I've been feeling kinda of disappointed in the same metal water battery hooked in series. You see even though there is electricity coming from the cell the voltage fluxuates from around -200 to +200 millivolts. The good news about this is that leakage current from the meter would not do this but the bad news is that it swaps polarity. You can't have one cell change polarity or it effects the output power because now that cell is working against the others. One would think putting several cups in series that I should be getting a higher voltage, but some cell will change polarity and the voltage will not be as high. I even tried my old theory of determining polarity with the trick of using different size plates, I use to think the little plate was negative and the big plate was positive. Well the different plate size idea doesn't work, they still swap polarity's when ever they wan't. I've have tried testing every cell individually but there is always a few rebel cells that will change polarity.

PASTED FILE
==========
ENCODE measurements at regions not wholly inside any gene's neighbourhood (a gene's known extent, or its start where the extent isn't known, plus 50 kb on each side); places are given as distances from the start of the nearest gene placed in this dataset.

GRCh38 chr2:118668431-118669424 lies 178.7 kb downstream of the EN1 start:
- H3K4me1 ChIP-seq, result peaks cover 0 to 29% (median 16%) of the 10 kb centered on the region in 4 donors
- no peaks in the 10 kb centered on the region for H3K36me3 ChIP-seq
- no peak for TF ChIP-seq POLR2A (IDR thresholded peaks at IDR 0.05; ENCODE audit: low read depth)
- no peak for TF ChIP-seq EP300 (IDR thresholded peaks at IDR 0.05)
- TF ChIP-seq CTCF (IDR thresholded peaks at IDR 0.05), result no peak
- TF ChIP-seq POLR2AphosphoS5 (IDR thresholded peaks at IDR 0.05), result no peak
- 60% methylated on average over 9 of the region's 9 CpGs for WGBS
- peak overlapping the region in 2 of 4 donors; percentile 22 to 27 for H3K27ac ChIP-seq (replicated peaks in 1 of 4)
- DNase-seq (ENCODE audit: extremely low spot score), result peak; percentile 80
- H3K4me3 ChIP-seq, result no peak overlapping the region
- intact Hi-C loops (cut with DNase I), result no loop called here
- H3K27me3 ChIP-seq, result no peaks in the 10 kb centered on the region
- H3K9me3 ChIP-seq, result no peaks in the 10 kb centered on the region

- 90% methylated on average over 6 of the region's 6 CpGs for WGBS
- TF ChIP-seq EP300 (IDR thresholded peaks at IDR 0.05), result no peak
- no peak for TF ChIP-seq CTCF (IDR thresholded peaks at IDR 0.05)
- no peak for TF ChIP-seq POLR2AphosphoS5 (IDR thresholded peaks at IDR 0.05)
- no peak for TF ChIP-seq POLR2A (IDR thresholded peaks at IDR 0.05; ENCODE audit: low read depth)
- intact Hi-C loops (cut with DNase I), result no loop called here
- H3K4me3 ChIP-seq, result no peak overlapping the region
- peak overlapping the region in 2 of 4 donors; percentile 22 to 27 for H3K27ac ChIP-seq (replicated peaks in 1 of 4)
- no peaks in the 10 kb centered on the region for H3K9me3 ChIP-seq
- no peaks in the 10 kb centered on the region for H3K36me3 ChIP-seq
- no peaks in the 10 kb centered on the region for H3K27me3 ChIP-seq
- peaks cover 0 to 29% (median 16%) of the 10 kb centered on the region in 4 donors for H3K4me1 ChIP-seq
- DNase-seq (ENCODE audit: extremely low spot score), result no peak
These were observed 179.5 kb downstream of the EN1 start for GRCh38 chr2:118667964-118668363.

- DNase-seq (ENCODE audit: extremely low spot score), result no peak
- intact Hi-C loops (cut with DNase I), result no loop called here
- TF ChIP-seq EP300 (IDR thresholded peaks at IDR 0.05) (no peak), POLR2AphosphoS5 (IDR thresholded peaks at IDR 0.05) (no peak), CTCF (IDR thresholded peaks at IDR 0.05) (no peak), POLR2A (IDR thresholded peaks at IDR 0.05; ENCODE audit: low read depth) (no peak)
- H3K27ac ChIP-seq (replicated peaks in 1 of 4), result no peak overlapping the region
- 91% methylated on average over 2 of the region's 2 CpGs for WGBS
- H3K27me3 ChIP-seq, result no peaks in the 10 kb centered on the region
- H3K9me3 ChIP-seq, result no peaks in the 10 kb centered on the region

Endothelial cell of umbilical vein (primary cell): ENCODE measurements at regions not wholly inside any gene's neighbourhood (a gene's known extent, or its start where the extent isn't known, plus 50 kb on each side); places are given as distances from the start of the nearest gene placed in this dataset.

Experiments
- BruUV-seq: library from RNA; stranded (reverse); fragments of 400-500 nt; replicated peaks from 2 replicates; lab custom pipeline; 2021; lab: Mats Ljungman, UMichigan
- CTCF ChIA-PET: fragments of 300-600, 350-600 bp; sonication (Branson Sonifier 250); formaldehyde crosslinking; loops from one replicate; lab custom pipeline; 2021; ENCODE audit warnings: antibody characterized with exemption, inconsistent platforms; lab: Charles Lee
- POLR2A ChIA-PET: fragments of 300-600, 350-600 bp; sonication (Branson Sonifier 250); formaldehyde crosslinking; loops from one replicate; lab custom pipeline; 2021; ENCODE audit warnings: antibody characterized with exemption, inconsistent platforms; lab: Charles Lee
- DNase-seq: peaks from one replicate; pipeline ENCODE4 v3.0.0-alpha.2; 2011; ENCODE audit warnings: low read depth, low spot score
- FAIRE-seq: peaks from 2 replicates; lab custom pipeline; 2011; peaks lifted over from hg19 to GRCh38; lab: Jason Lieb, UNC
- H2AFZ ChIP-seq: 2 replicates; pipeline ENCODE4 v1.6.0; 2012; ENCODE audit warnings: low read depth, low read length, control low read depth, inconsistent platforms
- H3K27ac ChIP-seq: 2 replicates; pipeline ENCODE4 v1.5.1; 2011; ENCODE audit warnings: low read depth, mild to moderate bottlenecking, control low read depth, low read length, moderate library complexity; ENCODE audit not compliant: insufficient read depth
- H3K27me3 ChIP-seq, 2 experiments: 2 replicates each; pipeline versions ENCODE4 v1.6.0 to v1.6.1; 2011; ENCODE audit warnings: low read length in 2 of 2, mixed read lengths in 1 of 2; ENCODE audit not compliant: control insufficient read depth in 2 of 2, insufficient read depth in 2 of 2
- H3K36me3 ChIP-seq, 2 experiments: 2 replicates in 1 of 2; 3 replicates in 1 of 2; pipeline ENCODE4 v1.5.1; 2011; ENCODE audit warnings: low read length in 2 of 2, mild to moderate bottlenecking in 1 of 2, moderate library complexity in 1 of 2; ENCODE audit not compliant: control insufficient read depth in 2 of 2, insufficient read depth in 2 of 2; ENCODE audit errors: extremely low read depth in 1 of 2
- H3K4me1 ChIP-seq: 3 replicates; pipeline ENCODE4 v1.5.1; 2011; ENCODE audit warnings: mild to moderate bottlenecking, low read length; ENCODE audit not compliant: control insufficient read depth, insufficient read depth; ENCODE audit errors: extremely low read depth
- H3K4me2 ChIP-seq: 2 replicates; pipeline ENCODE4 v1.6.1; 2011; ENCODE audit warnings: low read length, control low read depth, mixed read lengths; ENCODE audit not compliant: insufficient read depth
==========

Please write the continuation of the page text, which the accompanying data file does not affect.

I guess a little bit of better news is that some shapes work better than just a plain plate. Making a U shape out of the aluminum wire with a straight piece in the water made a good bit of power. But the best shape was a coil of aluminum wire with a straight piece in the water, that made over 600mV, thats a huge increase of the regular 100mV normal cell. I've rarely seen a cell go that high, but of source it doesn't stay there like all cell is likes to swap polarity too. Why does it like to swap polarity! What on earth would do this, Its almost like its making its own very low frequency AC current. Maybe a bridge rectifier on each cell might be needed.